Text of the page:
Horrific acts of torture are to be re-enacted in the Capital in a protest against the visit by members of the Chinese army at this year’s Tattoo.
Followers of Falun Gong, an ancient spiritual practice, will stage an open-air exhibition of torture methods they allege are used on their members by the Chinese government.
The stomach-churning torture, which will be simulated by actors, includes force-feeding, hanging, electric shocks and the burning of hair, skin and genitals.
The show also includes practices such as pressing, where a victim is tied underneath a bed while several people jump on top of it, forcing bamboo sticks into the fingers of prisoners through the tips of their fingernails and forced abortion.
Falun Gong followers claim 960 practitioners have been tortured to death in China using these methods.
The spiritual group is described by supporters as a harmless exercise regime with a philosophy of tolerance, but it is branded a sinister cult by the Chinese government, who banned it in 1999.
Beijing-born Christina Jing Ha, 37, who teaches the principles of Falun Gong in Edinburgh, said the show was designed to show the “brutality” of the Chinese government. She said: “The persecution of Falun Gong has been ongoing for almost five years.
It is wrong to invite the Chinese People’s Liberation Army to Edinburgh because it sends out the wrong message regarding Scotland’s position on human rights.”
Falun Gong practitioners recently handed a petition to MSPs asking them to intervene and prevent the visit by the 70-strong Chinese military band.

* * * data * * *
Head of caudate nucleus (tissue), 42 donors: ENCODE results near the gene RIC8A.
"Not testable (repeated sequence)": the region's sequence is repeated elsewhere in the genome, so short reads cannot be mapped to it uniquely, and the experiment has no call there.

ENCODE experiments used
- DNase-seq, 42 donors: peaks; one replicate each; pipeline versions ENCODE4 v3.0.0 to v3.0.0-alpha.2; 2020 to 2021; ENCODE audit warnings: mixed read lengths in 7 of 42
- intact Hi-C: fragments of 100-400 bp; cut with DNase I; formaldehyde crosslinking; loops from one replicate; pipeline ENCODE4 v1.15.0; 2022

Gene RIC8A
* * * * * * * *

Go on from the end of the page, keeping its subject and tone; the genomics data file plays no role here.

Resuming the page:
And they have also met with Tattoo organisers to discuss the alleged persecution of the Falun Gong by the Chinese Army.
Ms Jing Ha, who has lived in Edinburgh for six years, said she would be lending her support to the Free Tibet campaign’s “March Against Oppression” on August 1.
A spokeswoman for the Free Tibet campaign said: “The PLA have been responsible for the violent oppression of Tibetans for over 50 years.
“Torture is still endemic in China and therefore we do not believe it is right for Tattoo officials to engage with the Chinese Army.”
John Watson, programme director for Amnesty International Scotland, said: “The Chinese state continues to engage in torture and widespread use of the death penalty.
“The Tattoo organisers should consider whether, given this record of abuses, it is right to lend the PLA the respectability of a place in a major UK and international cultural event.”
But Brigadier Mel Jameson, who produces the Tattoo, said his aim in inviting the Chinese band was to “hold out the hand of friendship” and to produce “an entertaining show”.
He said: “Of course human rights should be respected, but I am not political. My aim is to put on a good show for Scotland and the world by bringing excellent entertainers to Edinburgh.
“I have met with members of Falun Gong and I can understand their views. However, I am inviting non-combatant musicians and dancers, not soldiers. The show is an example of cultural exchange with China.”
An Edinburgh City Council spokeswoman said: “We are aware of the torture exhibition and will be in discussion with the organisers closer to the time.”
The torture exhibition will be staged in Waterloo Place in the city centre on Saturday, July 24, and Sunday, July 25.
The Free Tibet campaign’s “March Against Oppression” will take place on Sunday, August 1, at 11am in Market Street.